* Traveling Cart:                            
      * Min: {{printf "%dg" $tc.Min | pad 34}} 
      * Max: {{printf "%dg" $tc.Max | pad 34}} 
{{end -}}
{{ if gt $sp.Oasis 0 -}}
   * Oasis: {{printf "%dg" $sp.Oasis | pad 35}} 
{{end -}}
{{ if gt $sp.EggFestival 0 -}}
   * Egg Festival: {{printf "%dg" $sp.EggFestival | pad 28}} 
{{end -}}
{{ if ge (len $c.Bundles) 1 -}}
{{- $ld := listData "Bundles" $c.Bundles -}}
{{- template "list" $ld -}}
{{ end -}}
{{ if ge (len $c.Recipes) 1 -}}
{{- $ld := listData "Recipes" $c.Recipes -}}
{{- template "list" $ld -}}
{{ end -}}
{{ if ge (len $c.Quests) 1 -}}
{{- $ld := listData "Quests" $c.Quests -}}
{{- template "list" $ld -}}
{{ end -}}
{{ if ge (len $c.Notes) 1 -}}
{{- $ld := listData "Notes" $c.Notes -}}
{{- template "list" $ld -}}
{{ end -}}
{{ end -}}
╚════════════════════════════════════════════════╝

{{- define "list" -}}
 {{ printf "%s:" .Name | pad 46 }} 
{{ range $q := .Items -}}
{{ range $l := lineSplit $q 42 -}}
 {{- printf "%s" $l | safe -}} 
{{ end -}}
{{ end -}}
{{ end -}}

One of the features that I’m most proud of for this project is the data wrapping for lines that are longer than the pretty formatter’s fixed-width window. I wanted to keep the data within the boundaries of the window but I also wanted to make sure that words weren’t chopped off mid-word, so the closest previous space would be found and the line would split there. The biggest challenge to solving for this is managing the splitting itself.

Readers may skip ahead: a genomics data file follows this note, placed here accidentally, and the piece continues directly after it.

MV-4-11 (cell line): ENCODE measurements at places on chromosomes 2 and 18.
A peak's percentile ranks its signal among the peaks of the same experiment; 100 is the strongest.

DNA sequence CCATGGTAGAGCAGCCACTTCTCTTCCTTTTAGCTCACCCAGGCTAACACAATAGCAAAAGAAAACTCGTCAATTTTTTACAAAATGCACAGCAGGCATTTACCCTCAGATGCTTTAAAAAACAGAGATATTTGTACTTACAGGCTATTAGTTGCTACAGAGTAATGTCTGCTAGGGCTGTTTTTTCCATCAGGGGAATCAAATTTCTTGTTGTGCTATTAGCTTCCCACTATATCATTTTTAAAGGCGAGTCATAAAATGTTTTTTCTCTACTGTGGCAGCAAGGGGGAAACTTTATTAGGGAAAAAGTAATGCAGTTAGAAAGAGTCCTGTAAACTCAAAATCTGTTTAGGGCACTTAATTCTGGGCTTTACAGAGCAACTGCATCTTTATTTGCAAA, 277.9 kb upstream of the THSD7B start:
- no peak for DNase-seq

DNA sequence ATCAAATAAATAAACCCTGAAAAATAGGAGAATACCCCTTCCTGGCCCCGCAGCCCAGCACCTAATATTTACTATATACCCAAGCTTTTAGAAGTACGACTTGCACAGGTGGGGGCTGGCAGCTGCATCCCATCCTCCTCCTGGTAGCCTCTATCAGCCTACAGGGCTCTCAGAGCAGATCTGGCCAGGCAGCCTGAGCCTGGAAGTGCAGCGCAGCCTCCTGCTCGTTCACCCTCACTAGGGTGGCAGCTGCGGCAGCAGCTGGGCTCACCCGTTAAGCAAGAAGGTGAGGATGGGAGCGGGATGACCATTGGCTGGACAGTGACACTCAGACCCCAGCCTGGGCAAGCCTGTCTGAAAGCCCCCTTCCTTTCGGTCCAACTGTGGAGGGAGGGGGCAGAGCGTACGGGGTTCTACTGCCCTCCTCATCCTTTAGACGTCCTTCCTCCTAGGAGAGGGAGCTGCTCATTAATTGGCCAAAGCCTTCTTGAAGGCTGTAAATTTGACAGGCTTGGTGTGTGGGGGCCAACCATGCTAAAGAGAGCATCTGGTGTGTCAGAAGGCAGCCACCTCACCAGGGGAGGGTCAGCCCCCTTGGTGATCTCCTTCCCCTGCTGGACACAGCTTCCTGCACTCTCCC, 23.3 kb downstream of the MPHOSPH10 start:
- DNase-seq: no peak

With a variable line length and not knowing where a space is beforehand, accounting for splitting occurring in different places is a requirement for correct output. In addition to not wanting to split inside words, we also don’t want to count leading or trailing spaces and we don’t want to output those.

Here’s my test to get various use-cases handled:

func TestLineBreaks(t *testing.T) {
    testCases := []struct {
        name       string
        input      string
        lineLength int
        expected   []string
    }{
        {
            name:       "Line length is over input length",
            input:      "xxxxxx xxxxxx",
            lineLength: 14,
            expected:   []string{"xxxxxx xxxxxx"},
        },
        {
            name:       "Line break at natural break following word",
            input:      "xxxxxx xxxxxx",
            lineLength: 6,
            expected:   []string{"xxxxxx", "xxxxxx"},
        },
        {
            name:       "Line break at natural break following space",
            input:      "xxxxxx xxxxxx",
            lineLength: 7,